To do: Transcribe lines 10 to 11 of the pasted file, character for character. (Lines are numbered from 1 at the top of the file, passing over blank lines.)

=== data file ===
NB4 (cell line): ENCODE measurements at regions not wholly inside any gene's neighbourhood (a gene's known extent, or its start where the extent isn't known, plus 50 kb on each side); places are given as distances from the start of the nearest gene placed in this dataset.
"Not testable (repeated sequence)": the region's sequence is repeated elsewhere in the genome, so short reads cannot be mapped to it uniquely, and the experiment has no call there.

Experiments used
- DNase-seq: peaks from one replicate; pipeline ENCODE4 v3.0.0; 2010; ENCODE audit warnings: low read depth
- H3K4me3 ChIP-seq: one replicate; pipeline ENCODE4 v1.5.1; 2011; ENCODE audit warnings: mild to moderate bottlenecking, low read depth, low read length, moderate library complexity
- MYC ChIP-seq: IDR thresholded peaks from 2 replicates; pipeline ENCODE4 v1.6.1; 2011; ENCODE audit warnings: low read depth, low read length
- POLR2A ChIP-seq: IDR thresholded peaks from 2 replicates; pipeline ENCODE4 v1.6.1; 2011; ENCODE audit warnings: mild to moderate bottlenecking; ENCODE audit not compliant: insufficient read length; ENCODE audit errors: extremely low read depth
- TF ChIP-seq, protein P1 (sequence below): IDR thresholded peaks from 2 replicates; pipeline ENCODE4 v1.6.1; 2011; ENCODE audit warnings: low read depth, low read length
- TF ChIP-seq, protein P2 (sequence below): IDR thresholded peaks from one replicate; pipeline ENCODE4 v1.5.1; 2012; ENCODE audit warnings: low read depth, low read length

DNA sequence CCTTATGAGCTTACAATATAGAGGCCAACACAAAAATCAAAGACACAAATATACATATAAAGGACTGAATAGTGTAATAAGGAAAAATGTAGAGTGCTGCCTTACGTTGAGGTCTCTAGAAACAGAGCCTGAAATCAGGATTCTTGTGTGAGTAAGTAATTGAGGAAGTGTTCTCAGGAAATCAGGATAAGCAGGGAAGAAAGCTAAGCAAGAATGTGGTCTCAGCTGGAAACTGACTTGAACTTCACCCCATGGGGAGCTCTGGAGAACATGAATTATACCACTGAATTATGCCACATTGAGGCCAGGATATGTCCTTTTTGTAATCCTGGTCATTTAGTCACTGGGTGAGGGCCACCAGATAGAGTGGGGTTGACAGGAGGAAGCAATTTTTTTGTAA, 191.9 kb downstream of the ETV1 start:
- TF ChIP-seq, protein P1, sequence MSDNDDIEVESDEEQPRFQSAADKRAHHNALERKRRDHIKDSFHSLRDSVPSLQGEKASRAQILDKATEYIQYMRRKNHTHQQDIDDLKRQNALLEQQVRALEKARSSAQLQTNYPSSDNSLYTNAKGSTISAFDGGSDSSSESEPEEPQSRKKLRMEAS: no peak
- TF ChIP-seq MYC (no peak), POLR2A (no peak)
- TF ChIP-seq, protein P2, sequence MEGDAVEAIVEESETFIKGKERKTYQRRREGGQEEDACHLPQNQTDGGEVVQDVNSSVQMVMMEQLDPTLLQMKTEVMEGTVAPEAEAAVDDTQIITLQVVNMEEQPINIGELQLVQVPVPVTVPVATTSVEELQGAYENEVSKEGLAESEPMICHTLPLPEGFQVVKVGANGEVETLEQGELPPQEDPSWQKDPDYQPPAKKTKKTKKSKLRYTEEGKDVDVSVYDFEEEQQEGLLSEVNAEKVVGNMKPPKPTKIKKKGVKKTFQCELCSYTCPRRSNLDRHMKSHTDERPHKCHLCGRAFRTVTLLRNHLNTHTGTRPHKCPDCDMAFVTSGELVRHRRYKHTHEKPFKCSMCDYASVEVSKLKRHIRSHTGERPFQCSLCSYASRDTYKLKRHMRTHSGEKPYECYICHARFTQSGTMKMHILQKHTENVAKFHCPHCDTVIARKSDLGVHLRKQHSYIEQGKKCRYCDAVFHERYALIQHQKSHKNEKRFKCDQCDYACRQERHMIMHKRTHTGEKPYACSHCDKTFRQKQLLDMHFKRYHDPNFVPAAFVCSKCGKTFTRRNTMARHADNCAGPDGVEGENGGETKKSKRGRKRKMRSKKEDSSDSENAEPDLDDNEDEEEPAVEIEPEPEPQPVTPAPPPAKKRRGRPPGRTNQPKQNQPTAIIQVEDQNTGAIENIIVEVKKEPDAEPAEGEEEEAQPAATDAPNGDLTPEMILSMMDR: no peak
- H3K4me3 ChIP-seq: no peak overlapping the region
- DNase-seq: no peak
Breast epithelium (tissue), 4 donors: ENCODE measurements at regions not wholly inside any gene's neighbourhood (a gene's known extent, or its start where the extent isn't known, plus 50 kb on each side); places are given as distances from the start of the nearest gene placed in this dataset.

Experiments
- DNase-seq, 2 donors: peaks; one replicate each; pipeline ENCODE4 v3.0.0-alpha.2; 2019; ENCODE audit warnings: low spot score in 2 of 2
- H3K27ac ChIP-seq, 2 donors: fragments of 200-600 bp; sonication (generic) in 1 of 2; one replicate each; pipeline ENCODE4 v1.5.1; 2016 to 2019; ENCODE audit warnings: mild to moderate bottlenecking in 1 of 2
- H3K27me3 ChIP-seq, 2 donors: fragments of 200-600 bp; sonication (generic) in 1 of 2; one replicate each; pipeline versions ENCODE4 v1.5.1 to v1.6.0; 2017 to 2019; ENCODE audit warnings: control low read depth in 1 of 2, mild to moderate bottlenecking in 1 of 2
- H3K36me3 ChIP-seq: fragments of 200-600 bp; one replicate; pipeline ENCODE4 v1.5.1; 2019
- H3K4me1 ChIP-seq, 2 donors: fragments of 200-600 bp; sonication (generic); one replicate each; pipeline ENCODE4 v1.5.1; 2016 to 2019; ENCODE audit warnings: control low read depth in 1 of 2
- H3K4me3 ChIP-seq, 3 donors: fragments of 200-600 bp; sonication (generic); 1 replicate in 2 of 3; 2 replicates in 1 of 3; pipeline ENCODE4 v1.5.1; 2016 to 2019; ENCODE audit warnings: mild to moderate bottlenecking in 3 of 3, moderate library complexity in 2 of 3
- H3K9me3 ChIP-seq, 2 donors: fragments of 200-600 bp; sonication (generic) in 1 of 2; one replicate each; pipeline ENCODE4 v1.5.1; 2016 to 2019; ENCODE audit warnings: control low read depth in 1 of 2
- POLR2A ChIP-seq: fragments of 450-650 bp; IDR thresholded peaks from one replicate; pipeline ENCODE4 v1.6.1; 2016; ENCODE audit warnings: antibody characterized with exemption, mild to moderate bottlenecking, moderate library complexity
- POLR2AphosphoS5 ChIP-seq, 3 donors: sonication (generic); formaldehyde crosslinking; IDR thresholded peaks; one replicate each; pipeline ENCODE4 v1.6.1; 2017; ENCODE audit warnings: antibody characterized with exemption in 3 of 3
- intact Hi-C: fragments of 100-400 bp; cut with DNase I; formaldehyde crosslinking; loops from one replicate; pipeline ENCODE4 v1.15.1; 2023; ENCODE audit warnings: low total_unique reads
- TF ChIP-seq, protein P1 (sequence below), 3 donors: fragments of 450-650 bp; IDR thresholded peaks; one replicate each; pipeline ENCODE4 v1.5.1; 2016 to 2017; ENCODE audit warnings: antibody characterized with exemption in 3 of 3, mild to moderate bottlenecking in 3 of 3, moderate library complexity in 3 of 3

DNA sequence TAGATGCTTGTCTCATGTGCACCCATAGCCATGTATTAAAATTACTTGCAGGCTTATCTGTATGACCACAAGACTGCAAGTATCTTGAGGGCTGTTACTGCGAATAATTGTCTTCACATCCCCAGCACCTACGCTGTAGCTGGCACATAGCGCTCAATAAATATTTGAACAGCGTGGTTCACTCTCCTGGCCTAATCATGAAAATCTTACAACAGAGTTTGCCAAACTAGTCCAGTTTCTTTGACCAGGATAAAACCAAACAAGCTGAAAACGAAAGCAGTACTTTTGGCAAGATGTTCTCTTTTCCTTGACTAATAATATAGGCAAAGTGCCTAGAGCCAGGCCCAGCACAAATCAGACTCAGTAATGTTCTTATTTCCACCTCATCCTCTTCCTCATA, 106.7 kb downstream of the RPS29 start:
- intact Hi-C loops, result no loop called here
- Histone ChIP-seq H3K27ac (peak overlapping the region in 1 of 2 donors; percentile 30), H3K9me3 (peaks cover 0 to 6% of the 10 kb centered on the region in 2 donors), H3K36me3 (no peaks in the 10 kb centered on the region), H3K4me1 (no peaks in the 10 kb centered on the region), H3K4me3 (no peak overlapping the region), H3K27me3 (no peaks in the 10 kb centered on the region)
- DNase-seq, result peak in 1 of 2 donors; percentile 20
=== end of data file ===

DNA sequence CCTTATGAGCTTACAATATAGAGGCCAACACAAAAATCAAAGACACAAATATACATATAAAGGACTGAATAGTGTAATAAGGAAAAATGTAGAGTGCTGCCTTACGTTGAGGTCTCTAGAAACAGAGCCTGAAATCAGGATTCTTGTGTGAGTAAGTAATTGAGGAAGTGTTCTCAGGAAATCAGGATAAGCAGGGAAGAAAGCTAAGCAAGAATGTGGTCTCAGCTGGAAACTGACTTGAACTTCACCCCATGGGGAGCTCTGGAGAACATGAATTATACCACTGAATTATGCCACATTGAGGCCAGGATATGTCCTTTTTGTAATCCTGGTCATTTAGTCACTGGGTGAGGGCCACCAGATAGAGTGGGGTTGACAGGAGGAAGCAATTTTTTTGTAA, 191.9 kb downstream of the ETV1 start:
- TF ChIP-seq, protein P1, sequence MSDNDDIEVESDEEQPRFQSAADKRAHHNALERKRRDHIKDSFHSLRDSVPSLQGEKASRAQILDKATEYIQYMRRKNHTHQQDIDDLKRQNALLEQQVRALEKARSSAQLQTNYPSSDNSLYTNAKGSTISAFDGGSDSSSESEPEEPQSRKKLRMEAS: no peak